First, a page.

My mother and I didn’t speak much about my sexuality growing up. But one day, when I was 12 years old, she picked me up from soccer practice and I was crying. Soccer practice was already an emotional experience for me. A lot of the other boys from school were on my team. I was bullied in school for being too femme all the time. And while in school, I felt at least academically superior to my bullies, on the soccer field, I was an uncoordinated mess. It didn’t help that, on some level, I knew my mom had signed me up for this torture because she was afraid of me evolving from a fat kid to a fat adult. So, she thought, she’d get me active.
Anyway, back to the story. So my mom picks me up and I’m crying. She asks why.
“Everyone keeps calling me gay,” I told her, sobbing. My mom, at that point, was a little silent with me. Looking back on it, she knew this day would come when I would have to say that word out loud. And I know that she had been building up to some kind of speech about it.
I don’t remember exactly what she said to comfort me, but it was some kinda work ethic-based talk about how even if I were gay, I could be just as good at sports or school or anything as anybody else. I remember her saying that there were rumors for years that Mike Piazza of the Mets was gay, but who cares — he goes out there and does his job just as good, if not better, than anybody else. Her solution, I guess, was for me to go out and slay on the soccer field. A statistical improbability.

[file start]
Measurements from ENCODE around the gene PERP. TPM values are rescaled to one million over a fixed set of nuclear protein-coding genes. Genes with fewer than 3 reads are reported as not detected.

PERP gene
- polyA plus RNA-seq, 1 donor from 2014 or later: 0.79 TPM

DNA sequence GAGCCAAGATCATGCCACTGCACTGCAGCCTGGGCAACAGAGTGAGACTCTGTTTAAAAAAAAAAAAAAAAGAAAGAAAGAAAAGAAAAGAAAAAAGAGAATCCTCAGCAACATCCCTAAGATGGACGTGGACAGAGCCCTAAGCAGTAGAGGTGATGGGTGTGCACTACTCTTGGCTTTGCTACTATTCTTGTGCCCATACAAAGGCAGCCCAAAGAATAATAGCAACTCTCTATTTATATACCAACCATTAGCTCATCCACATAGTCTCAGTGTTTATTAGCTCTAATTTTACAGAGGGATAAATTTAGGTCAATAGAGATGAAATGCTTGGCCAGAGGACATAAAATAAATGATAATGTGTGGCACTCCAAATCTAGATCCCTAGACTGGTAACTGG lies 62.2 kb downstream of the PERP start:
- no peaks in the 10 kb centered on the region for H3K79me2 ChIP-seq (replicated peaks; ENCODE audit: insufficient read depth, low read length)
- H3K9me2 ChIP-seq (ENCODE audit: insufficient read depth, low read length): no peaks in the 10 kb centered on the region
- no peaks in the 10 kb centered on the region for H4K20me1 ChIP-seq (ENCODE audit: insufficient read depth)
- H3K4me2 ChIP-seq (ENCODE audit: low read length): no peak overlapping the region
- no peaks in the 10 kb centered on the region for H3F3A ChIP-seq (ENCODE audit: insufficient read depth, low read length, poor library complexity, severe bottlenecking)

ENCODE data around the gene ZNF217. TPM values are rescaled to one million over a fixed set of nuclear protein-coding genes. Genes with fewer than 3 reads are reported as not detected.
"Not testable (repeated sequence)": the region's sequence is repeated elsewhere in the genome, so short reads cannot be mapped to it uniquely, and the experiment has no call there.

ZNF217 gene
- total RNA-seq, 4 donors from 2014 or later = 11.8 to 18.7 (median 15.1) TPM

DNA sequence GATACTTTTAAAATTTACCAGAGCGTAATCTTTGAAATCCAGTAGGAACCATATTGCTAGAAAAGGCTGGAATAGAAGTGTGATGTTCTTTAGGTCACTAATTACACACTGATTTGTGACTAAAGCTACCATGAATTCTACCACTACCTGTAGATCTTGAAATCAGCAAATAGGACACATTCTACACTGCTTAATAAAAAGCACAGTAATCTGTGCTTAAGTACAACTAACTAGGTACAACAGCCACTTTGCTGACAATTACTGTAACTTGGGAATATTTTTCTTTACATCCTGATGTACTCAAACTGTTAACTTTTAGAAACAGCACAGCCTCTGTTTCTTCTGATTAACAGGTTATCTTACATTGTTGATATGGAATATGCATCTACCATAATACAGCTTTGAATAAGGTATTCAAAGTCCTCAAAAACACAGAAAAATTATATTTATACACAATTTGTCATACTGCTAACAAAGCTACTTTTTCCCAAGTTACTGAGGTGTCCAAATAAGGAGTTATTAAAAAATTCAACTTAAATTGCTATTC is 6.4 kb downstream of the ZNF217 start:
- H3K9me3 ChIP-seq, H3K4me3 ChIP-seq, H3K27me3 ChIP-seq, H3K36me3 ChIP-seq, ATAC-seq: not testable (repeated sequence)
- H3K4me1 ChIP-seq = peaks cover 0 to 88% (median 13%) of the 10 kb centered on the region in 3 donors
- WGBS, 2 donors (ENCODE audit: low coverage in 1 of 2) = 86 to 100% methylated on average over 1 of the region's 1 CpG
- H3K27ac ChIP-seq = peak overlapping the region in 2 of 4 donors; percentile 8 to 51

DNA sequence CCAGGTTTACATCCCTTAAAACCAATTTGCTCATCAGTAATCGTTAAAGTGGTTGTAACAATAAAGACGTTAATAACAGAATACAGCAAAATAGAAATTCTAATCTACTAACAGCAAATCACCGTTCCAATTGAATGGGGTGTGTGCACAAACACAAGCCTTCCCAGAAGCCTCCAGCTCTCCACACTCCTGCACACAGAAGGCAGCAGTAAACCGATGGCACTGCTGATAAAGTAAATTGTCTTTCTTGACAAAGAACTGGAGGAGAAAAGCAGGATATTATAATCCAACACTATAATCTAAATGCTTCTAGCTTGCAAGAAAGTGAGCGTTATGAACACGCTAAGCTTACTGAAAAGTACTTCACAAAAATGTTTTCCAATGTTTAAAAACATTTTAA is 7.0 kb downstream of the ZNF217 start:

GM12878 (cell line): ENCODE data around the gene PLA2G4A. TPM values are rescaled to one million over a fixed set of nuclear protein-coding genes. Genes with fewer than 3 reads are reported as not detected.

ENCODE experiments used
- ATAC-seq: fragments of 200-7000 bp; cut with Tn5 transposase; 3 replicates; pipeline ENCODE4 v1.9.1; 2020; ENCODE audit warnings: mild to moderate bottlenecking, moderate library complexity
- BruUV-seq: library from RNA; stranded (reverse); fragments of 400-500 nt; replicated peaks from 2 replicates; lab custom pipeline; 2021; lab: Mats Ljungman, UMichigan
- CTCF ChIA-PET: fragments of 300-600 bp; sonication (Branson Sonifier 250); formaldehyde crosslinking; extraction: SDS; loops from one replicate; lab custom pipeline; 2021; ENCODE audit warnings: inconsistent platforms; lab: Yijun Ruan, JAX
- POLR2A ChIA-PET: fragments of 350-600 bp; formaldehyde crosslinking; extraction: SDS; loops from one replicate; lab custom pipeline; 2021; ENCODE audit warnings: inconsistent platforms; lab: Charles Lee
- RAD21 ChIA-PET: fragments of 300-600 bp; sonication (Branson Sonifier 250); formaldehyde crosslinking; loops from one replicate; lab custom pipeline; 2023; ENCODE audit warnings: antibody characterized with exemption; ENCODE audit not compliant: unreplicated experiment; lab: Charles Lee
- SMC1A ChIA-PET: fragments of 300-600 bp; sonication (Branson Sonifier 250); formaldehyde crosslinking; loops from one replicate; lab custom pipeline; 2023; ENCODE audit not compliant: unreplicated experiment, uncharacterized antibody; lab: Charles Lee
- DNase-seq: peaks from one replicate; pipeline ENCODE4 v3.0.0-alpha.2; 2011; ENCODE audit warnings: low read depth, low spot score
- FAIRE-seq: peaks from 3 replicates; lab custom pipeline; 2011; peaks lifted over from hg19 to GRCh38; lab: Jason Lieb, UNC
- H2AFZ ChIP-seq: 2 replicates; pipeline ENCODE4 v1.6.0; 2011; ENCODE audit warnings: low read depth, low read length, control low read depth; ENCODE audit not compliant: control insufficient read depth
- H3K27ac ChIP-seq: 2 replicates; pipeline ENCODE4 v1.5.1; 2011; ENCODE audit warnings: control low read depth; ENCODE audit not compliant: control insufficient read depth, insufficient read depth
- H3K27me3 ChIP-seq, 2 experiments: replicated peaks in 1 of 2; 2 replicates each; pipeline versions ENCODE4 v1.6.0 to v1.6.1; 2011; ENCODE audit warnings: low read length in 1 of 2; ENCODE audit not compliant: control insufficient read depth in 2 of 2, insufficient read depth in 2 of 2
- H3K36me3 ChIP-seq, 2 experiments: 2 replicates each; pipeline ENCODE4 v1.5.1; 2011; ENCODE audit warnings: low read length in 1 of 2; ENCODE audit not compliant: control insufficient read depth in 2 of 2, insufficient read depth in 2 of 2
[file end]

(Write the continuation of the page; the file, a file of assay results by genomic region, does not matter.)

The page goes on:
But what is most memorable about this interaction in a car isn’t what she said, but how she said it. My mother always smoked a cigarette while she drove. So she was sitting in the driver’s seat with the window open a smidge to let out the smoke and ash, and she was yelling. She wasn’t yelling at me, as the person who was being bullied. But she was screaming out of frustration. Maybe she was frustrated that her son was being bullied or that her son might be gay — or both. Maybe she was frustrated because she couldn’t be with me at all hours of the day to defend me because she knew I wasn’t really vocal or quick enough to defend myself. But either way, her pep talk was at high volume. Something about the car hotboxes our feelings. The recycled warm air expands our emotions to fill the space. Like I said, to this day, I remember more how she said what she said, the decibel level, more than the words.
In Call Me By Your Name, Elio (also Chalamet) calls his mother to pick him up from a train station just as he’s waved goodbye to Oliver (Armie Hammer) for what might be the last time ever. While everyone remembers Michael Stuhlbarg’s emotional speech in the film’s final scenes, few talk about the quiet strength of Elio’s mom (Amira Casar). The way she lovingly strokes his hair while smoking a cigarette, like my mother, as her son tries to hold in sobs and weeps only three feet from her.
So, yes, I’d prefer Julia sparring with Albert Finney or Nicole traipsing around the Moulin Rouge, but there’s an emotional honesty to a mom behind the wheel, taking a journey with her son, that will always get me.